Throughout your writing journey, you’ve probably heard or read more than a few famous author quotes, but what do they really mean? Let’s break them down so that we can use the advice in a practical manner.
1. "The most valuable of all talents is that of never using two words when one will do."
We might not think of the founding fathers as masters of brevity; however, Thomas Jefferson makes an excellent point here about concision. Choosing the best word for the phrase, the most precise word, is often better than a string of adjectives. Most commercial writers, in fact, should partially forget their extensive vocabulary lessons as the average reader of popular fiction can get frustrated by complex or latinate words. If you’re writing commercial fiction, you want to drive the action — that is what readers care most about. Clear, precise active language is more effective than flowery prose that goes on and on for paragraphs -- or worse, pages.
2. "If it sounds like writing, I rewrite it. Or, if proper usage gets in the way, it may have to go. I can't allow what we learned in English composition to disrupt the sound and rhythm of the narrative."
-- Elmore Leonard
People don’t speak, or think, like page 37 of an Edith Wharton novel. (More’s the pity.) Contemporary English is full of grammatical and mechanical mishaps. Is “champing at the bit” or “chomping at the bit” the correct expression? Of course, it’s the former, but most modern Americans say “chomping at the bit.” Even our grocery stores get it wrong: 10 items or less? Makes me want to scream 10 items or FEWER each time. But what Leonard says here is that sometimes we have to forget that we are highly educated people, and, when it fits the character, we must abandon (within reason) the rules.
3. "Get it down. Take chances. It may be bad, but it's the only way you can do anything really good."
Nora Roberts, a hugely successful bestselling author, famously says you can fix a bad page but you can’t fix a blank page. This is in the spirit of Faulkner. Your first drafts will be terrible. And if they aren’t, you’ve either been writing forever, have made a deal with the devil, or are lying to yourself. Playing it safe never helped any writer — and staring at a blinking cursor hasn’t either. If it’s bad, you can fix it. And you just might wipe all that dirt off a diamond and find something really special. But you'll never know if you don't lay down a layer of charcoal first.
4. "If you have other things in your life—family, friends, good productive day work—these can interact with your writing, and the sum will be all the richer."
It might be romantic to think of the writer living in isolation to create the great American novel. But in reality, most of us can’t get away to a cabin in the woods and ignore the world around us to create our novels. And, even if we did, it’s our life experiences that make our characters and prose more appealing, more real. Even if you write alien romance novels set forty thousand years in the future, your readers are alive here and now. Your everyday experiences inform your work. Without them, Brin suggests, your writing will be bland and unfulfilling.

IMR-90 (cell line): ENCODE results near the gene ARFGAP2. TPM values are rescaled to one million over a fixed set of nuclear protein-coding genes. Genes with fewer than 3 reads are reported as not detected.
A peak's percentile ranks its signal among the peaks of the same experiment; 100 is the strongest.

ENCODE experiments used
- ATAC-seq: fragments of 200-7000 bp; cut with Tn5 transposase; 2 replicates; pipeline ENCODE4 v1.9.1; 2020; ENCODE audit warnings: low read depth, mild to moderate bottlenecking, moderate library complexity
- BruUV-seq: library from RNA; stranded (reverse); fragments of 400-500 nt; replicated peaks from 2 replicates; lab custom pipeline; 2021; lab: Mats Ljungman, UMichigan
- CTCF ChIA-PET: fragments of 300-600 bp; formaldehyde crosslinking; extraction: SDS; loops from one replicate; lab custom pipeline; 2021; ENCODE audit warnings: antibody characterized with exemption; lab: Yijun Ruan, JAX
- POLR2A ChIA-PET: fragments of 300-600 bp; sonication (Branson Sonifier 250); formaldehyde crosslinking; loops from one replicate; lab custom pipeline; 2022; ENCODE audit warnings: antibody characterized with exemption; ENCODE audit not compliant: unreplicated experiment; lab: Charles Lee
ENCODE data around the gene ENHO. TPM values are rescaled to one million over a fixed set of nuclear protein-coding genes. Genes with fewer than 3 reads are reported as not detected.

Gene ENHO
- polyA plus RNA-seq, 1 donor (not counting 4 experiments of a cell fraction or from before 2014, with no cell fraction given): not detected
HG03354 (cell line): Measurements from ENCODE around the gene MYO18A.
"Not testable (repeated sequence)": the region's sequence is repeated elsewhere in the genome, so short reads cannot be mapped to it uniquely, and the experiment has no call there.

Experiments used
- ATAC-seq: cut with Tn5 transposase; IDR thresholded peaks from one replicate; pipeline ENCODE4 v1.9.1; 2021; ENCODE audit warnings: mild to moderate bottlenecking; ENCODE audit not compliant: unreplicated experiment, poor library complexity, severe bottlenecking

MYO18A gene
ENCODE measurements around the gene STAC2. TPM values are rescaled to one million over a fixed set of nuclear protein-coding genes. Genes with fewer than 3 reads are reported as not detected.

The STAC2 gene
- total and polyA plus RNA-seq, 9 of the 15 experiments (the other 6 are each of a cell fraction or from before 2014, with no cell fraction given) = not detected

5. "Half my life is an act of revision."
We are all liars. We all have 20/20 vision in hindsight. We all create stories about ourselves and the world around us, both consciously throughout our days and unconsciously in dreams. As a writer, half of your job is revision too. Getting the draft done is great, but revising and polishing it is even better. And while it might not even out at a perfect half and half, because we all have different writing processes and every book is different, revision is paramount to good writing.
6. "Don't try to figure out what other people want to hear from you; figure out what you have to say. It's the one and only thing you have to offer."
Your core story is why readers love your books. What you have to say — that nobody else can say — is what keeps them adding your books to their TBR piles, telling their friends about them, and leaving good reviews. If you write to trend, you’re already behind it. If your joy is writing epic 17th-century British spy novels but you have a critique partner or an agent who says, “you know, if this was set in space, you’d really have something,” and you switch everything up to please them, the heart of your story can bleed dry. Writing what you love seems cliche, but it’s a cliche for a reason.
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The First Five Drafts: Prevent Over-Editing and Get Your Novel Done Faster with the Five Draft Method (SC Writing Book 1) Kindle Edition
This is the no-fluff, serious writer's guide to getting your novel started, edited and finished.
The five draft method is designed to help you reduce your chances of over-editing, which can stall your writing process and cause you to either never deem your novel finished or ruin it in any number of ways, including inputting too many slow sections, taking out all the interesting details and doing too much ‘showing’ versus ‘telling’.
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Draft 4: The Analytical Draft
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Write Your Novel Notebook (SC Writing)
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Add notes and other information at the end of each chapter
Pages to add additional notes at the end of this notebook
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This notebook starts by allowing you to write down the date you started and the date you finished your manuscript, the title of your work in progress, the subtitle and your name. Next, answer a few basic questions, including:Why are you writing this novel?Why will this novel appeal to readers?What genre is this novel?What is your estimate of the finished word count?Add any additional notes!!!